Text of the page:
One Ring Scam Calls - How They Work
Would you share this Article with others?
Also, scammers may send a fake message claiming it is urgent and place a premium pay per-minute number in it as a call back number. Once the potential victims receive the message, they will call the number thinking it is an emergency, which they will be charged for.
How the One-Ring Phone Scam Works?
The scammers use auto-dialers or computer phone software to call thousands of cellphone numbers and hang up after one ring. The reason for hanging up after one ring is to allow a missed call message to pop up on the recipients' phones.
Once the recipients see the missed call message, they will call back the phone number because that is what people do when they receive a missed call message.
Now, once a recipient calls back the phone number, he/she will hear a voice recording similar to: "Hello. You've reached the operator, please hold". While holding, the recipient is actually being charged for the international call and for a per-minute premium service, which he/she knows nothing about until it shows up on the recipient’s phone bill.
This scam is a little tricky to detect because the phone calls are from numbers with three-digit area codes that appear as if they are from within the United States, but are actually from international phone numbers, most of which are from the Caribbean.
The area codes the phone calls are from are: 268, 284, 473, 664, 649, 767, 809, 829, 849 and 876, which are from the following countries: Antigua, the Dominican Republic, Jamaica, Grenada, and the British Virgin Islands.
If you receive any of these missed phone calls, please do not call back the numbers and check your phone bill carefully. If there are charges that you are unaware of, please dispute with your phone provider or carrier.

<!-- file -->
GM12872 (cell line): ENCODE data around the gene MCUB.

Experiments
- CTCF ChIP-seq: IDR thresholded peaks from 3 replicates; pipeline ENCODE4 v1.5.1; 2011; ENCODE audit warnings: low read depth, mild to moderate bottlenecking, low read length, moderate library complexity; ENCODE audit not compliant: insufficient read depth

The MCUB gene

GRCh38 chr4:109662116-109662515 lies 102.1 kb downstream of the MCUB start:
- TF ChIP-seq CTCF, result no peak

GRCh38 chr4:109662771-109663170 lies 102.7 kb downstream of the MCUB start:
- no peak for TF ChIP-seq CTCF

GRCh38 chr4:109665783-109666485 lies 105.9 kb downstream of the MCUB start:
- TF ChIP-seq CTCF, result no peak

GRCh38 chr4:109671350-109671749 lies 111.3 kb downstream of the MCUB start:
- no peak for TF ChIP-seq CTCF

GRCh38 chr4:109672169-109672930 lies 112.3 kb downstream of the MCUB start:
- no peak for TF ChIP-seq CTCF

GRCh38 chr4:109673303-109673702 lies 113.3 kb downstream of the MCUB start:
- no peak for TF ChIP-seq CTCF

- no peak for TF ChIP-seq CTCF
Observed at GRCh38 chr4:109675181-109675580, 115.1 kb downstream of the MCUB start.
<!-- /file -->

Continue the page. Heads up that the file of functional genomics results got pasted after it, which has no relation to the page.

If you are in the United States and is a victim of the “one-ring” scam, the FTC says that you should resolve the charges with your cell phone carrier. If that doesn’t work, file a complaint with the Federal Trade Commission and the Federal Communications Commission.
There is a Facebook post that is going viral that talks about this One-Ring phone scam.
The Facebook One-Ring Phone Scam Post
SCAM ALERT! Something known as the "one-ring phone scam" is sweeping the country.
Here's how it works: Scammers program their computers to blast out thousands of calls to random cell phone numbers. Those calls ring once and then hang up.
This post is not a hoax and should be taken seriously.
Also, these scammers may send you text messages, similar to the one below:
urgently call me please
Note: Some of the names, addresses, email addresses, telephone numbers or other information in samples on this website may have been impersonated or spoofed.
Please share what you know or ask a question about this article by leaving a comment below. Check the comment section below for additional information, if there is any. Remember to forward suspicious, malicious, or phishing email messages to us at the following email address: email@example.com. And, report missing persons, scams, untrustworthy, or fraudulent websites to us. Tell us why you consider the websites untrustworthy or fraudulent. Also, to quickly find answers to your questions, use our search engine.
You can help maintain Online Threat Alerts (OTA) by paying a service fee. Click here to make payment.
Comments, Questions, Answers, or Reviews
To help protect your privacy, please do not post or remove, your full name, telephone number, email address, username, password, account number, credit card information, home address or other sensitive information in or from your comments, questions, or reviews. Also, remember to keep comments, reviews, answers respectful.
Write Your Comment, Question, Answer, or Review
Write your comment, question, answer, or review in the box below to share what you know or to get answers. NB: We will use your IP address to display your approximate location to other users.